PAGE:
Using PowerShell, enable the user for direct routing service by configuring the phone number and enabling enterprise voice and voicemail for the user. Notice, that is a 4-digit number for our example, but it could be a full E.164 number. For this example, we want to use the users as extensions (and here 1001 is the extension for this user) which can connect and can be connected as an extension between TEAMS and PortSIP PBX. PSTN or SIP trunk inbound and outbound calls can be handled by the PortSIP PBX trunk just like any PBX and users on TEAMS can act as extensions of the PBX. But you can easily use other setups and scenarios and assign the full E.164 numbers (with country code) to the users.

Set-CsPhoneNumberAssignment -Identity -PhoneNumber +1001 -PhoneNumberType DirectRouting
Set-CsPhoneNumberAssignment -Identity -EnterpriseVoiceEnabled $true

Note: It can take some time between creating a user in Teams and being able to change its setting here with Set-CsUser or Set-CsPhoneNumberAssignment, so you may have to wait an hour or two if it gives errors like the user does not exist and you have made sure that the user email (or name) is correct.

The user should be able to receive calls from the PortSIP PBX now, either from extensions on PortSIP PBX itself or from PSTN and SIP trunks (set up within the PortSIP PBX), as the case may be.

7 Configure voice routing for outgoing calls to the PortSIP PBX

Now you can configure the rules as to when to use the PSTN gateway setup to route the call to PortSIP PBX.

As explained in the Microsoft document, Microsoft Teams has a routing mechanism that allows a call to be sent to a specific SBC based on:

  • Called number pattern

  • Called number pattern + Specific User who makes the call

Call routing involves:

  • Online PSTN Gateway: It connects to the SBC or PBX (in this case, PortSIP SBC). It also stores the configuration that is applied when a call is placed via the SBC, such as forward P-Asserted-Identity (PAI) or Preferred Codecs. It is used by Voice Routes.

  • Voice Route: It uses Online PSTN Gateways to use for calls where the calling number matches the pattern.

  • PSTN Usage: It uses Voice Routes and other PSTN Usages. Different Voice Routing Policies can use it.

  • Voice Routing Policy: It uses PSTN Usages. It can be assigned to a user or to multiple users.

In summary:

User > Voice routing policy > PSTN usage > Voice route > PSTN gateway.

In our example, since we use the user as an extension of PortSIP PBX, we want the call to first go there and use the dial plans in PortSIP PBX for routing calls. There can be other scenarios easily implemented as well. For this simple one, let’s create:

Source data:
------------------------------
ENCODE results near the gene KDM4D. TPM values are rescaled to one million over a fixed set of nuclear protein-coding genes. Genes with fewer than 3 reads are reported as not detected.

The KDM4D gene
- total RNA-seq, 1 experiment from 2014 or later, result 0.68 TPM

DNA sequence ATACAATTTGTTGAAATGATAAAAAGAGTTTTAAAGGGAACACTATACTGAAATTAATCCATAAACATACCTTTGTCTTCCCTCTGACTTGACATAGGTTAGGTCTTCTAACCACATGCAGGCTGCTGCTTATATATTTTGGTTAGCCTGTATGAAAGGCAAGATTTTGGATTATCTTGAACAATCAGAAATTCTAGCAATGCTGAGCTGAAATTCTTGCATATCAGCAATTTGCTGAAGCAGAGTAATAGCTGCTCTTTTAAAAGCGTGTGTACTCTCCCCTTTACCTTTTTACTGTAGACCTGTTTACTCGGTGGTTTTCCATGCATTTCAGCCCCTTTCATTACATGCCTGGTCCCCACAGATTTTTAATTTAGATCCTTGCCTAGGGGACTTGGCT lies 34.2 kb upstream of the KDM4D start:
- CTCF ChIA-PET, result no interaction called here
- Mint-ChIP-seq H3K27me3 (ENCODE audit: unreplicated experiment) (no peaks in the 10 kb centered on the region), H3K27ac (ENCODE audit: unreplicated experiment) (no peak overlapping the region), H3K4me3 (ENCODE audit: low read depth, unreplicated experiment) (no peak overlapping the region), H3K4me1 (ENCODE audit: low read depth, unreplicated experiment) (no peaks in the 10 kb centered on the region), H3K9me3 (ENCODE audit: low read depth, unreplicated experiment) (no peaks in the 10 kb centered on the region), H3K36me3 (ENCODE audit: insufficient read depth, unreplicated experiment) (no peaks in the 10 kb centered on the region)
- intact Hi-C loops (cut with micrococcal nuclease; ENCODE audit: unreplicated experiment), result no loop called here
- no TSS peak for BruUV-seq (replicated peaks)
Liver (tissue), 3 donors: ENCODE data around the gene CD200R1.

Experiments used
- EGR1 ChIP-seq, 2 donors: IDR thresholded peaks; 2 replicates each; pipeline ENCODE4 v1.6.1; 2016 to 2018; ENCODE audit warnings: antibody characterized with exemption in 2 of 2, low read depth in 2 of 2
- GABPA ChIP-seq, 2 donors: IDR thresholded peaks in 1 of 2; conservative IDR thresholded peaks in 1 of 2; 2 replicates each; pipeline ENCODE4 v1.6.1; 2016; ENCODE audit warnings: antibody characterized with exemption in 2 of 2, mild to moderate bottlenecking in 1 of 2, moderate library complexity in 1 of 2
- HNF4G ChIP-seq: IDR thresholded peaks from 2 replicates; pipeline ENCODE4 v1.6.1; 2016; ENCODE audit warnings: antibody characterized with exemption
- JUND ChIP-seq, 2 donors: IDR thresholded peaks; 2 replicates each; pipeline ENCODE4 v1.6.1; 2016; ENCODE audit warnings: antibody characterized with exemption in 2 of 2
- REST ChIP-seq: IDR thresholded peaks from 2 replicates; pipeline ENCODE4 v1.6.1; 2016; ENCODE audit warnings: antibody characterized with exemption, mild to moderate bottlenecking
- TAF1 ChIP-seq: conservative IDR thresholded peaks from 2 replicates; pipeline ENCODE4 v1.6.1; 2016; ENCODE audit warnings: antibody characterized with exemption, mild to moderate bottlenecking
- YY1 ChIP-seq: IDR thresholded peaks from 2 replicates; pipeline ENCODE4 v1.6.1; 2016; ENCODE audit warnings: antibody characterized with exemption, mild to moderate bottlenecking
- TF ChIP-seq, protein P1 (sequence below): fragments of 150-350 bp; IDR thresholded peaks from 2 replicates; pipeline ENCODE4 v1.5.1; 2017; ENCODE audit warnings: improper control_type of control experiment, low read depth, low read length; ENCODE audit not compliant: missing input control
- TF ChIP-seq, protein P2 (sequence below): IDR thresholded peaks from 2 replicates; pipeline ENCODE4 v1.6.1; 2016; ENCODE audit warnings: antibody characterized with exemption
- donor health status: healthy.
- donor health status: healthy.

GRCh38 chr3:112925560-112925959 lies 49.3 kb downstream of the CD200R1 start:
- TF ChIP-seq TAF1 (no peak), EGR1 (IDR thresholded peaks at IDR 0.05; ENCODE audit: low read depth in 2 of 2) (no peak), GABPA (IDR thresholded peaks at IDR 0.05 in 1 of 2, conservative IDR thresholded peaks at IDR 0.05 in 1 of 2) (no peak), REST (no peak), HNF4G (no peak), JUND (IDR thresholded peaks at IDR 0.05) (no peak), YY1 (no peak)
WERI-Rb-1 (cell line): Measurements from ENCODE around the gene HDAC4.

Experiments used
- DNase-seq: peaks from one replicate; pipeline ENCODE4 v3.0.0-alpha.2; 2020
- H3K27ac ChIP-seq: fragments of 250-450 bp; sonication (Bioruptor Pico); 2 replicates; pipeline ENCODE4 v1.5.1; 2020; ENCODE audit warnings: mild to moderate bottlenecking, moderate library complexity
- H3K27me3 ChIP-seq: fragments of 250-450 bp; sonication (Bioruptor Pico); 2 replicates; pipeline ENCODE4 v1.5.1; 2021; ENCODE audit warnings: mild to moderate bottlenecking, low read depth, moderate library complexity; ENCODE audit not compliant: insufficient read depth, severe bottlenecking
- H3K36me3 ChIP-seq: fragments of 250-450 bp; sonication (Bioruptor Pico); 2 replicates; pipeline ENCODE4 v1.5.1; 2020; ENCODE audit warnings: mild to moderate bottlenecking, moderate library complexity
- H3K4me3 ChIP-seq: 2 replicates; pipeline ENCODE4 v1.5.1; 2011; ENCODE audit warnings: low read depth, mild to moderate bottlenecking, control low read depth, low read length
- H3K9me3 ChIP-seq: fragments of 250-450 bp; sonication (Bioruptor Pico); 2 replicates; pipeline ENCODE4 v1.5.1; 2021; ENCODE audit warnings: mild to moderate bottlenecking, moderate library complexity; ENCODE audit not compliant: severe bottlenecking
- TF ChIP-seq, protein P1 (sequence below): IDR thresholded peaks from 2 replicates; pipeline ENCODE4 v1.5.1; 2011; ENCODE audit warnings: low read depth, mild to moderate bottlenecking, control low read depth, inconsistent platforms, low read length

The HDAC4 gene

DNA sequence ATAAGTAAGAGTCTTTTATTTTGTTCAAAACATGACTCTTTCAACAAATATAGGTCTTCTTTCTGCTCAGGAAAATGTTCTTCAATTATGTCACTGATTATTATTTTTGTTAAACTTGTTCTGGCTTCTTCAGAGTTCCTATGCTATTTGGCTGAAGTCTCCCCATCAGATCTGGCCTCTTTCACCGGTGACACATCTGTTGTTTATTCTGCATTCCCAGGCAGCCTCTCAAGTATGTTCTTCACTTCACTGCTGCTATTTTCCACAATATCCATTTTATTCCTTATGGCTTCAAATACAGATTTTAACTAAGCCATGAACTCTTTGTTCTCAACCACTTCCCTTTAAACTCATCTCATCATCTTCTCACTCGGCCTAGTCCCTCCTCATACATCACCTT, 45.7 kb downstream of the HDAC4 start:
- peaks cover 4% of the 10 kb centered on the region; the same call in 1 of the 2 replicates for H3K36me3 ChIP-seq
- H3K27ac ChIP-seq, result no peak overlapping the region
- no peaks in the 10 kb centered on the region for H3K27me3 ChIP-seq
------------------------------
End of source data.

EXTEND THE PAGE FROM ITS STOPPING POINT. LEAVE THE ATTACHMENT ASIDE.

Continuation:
Thomas Oliveri (User) > MyPolicy (Voice policy) > MyUsage (PSTN usage) > (PSTN gateway).

  • Let’s create the usage first as it is going to be used in the route:

      Set-CsOnlinePstnUsage -Identity Global -Usage @{Add="MyUsage"}
  • Let’s create the route using the PortSIP PSTN gateway and the above usage:

    New-CsOnlineVoiceRoute -Identity "MyRoute" -NumberPattern "^\+(\d{4})|^(\d{4})" -OnlinePstnGatewayList -Priority 1 -OnlinePstnUsages "MyUsage"

As you can see, the command creates a route MyRoute where TEAMS will pass the call to the PSTN gateway (a domain in PortSIP PBX) if the dialed number has at least 4 numbers (that is of course based on our example here where we want to give each user a 4-digit extension, but it is up to your setup), with or without a "+" sign. That way, you could dial a 4-digit extension or an E.164 number with a country code and a "+" sign.

Of course, multiple routes can be created with different priorities.

  • To find out different routes, use:


Let’s create a voice policy using the same usage to which our PSTN gateway is linked above:

  New-CsOnlineVoiceRoutingPolicy "MyPolicy" -OnlinePstnUsages "MyUsage"

The result for the example:

  Identity         : Tag:MyPolicy
  OnlinePstnUsages : {MyUsage}
  Description      :
  RouteType        : BYOT

You can, of course, create a policy with several PSTN Usages, but we will keep it simple and to the point regarding our example.

Let’s grant our user our voice policy:

  Grant-CsOnlineVoiceRoutingPolicy -Identity "" -PolicyName "MyPolicy"

You can check the policy assignment with this command:

  Get-CsOnlineUser "" | select OnlineVoiceRoutingPolicy

Now the outbound dialing policy and routing are complete and can call out. In this example, that outbound call will end up in your PortSIP PBX SIP domain

In our example, we could set up your domain in PortSIP PBX (explained in the PortSIP PBX section) so that:

  • If that extension (4 digits in this case) exists in your PortSIP PBX domain and is registered, it will be called from your Office 365 user whether it's a SIP desktop phone registered to your PortSIP SIP domain, PortSIP desktop app, PortSIP web app or PortSIP mobile app.

  • If that extension does not exist (say an E.164 10-digit number etc.), then PortSIP PBX will route the call to a SIP trunk so that call can go out.